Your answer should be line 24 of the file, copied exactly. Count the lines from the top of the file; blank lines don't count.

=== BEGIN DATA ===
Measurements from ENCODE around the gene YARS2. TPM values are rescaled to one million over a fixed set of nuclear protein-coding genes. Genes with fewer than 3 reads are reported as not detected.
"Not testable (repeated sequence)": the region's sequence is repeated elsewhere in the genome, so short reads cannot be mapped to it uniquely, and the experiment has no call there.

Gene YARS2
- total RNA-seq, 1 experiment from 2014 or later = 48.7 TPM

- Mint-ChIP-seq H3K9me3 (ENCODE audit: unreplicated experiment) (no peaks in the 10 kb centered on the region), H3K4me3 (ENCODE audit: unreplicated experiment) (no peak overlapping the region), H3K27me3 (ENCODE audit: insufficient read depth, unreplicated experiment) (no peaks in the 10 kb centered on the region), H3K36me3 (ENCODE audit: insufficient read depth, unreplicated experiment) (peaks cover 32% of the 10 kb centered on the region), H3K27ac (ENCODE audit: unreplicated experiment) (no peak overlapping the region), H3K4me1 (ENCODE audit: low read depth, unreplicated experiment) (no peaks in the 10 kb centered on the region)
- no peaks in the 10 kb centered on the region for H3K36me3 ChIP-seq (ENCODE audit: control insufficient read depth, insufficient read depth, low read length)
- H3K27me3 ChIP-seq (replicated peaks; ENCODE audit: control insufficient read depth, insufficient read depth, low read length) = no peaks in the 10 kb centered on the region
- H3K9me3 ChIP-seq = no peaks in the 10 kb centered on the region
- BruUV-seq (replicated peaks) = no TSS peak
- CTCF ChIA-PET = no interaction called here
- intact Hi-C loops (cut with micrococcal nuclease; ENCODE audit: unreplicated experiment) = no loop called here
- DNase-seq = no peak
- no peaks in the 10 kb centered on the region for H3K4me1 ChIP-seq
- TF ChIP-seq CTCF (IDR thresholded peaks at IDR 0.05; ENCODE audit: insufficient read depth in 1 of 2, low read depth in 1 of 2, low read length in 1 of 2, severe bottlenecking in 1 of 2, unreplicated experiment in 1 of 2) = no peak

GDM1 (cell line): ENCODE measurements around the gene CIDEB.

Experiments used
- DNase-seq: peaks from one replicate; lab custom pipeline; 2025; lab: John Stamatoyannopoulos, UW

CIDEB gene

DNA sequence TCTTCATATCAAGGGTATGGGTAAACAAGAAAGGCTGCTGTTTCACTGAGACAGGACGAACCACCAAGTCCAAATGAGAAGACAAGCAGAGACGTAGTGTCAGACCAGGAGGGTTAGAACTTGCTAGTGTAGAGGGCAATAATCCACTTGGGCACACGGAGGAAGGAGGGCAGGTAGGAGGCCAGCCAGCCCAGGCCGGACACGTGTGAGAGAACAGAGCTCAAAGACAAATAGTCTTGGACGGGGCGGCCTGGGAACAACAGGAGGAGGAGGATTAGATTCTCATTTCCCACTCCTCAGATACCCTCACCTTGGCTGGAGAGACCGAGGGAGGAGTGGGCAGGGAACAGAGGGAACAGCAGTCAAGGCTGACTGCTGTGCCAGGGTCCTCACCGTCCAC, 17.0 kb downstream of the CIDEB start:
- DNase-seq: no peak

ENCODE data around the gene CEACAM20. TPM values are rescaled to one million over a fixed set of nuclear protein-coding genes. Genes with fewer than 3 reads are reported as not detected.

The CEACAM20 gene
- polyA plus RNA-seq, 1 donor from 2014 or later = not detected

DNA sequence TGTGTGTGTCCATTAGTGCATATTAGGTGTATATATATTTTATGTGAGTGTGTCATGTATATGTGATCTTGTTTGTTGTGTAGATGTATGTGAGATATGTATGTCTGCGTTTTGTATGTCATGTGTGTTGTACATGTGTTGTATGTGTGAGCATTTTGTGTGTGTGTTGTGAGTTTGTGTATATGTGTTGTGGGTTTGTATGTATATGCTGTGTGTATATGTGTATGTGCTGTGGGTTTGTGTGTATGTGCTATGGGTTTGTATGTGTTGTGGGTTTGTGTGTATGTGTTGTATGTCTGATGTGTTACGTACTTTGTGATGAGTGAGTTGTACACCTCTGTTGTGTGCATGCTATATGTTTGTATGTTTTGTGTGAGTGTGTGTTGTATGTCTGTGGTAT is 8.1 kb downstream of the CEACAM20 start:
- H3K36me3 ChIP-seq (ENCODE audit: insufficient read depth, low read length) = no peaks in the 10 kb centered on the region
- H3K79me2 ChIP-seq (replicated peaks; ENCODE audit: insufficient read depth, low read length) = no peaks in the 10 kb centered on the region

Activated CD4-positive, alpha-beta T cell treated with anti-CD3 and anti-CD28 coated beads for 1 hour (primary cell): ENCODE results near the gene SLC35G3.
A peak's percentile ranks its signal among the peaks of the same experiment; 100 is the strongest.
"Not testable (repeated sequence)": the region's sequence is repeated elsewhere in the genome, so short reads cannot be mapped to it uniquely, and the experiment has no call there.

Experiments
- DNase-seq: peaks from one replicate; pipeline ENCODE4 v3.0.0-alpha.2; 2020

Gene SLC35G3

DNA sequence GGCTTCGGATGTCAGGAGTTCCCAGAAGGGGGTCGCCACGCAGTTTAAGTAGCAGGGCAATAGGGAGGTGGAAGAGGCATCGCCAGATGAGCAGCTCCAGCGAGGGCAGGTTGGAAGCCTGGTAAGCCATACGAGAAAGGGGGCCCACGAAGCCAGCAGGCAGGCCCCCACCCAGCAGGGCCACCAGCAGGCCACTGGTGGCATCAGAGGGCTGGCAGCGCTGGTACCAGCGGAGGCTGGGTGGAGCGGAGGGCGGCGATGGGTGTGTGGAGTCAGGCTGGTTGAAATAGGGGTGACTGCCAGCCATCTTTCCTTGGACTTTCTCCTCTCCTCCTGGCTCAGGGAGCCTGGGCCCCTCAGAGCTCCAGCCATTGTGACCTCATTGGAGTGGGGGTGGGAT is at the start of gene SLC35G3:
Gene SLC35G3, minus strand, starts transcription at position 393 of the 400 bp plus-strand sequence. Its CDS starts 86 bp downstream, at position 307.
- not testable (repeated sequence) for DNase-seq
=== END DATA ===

DNA sequence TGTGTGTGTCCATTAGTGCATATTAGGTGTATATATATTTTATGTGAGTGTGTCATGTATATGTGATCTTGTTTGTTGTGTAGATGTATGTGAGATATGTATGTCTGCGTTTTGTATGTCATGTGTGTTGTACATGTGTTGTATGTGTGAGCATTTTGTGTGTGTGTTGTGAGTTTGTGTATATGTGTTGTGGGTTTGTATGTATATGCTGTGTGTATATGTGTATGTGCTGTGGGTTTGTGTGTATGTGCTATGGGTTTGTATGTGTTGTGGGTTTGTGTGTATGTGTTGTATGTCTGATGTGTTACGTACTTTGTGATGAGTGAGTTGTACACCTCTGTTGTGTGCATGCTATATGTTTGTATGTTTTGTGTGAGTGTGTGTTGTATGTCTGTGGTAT is 8.1 kb downstream of the CEACAM20 start: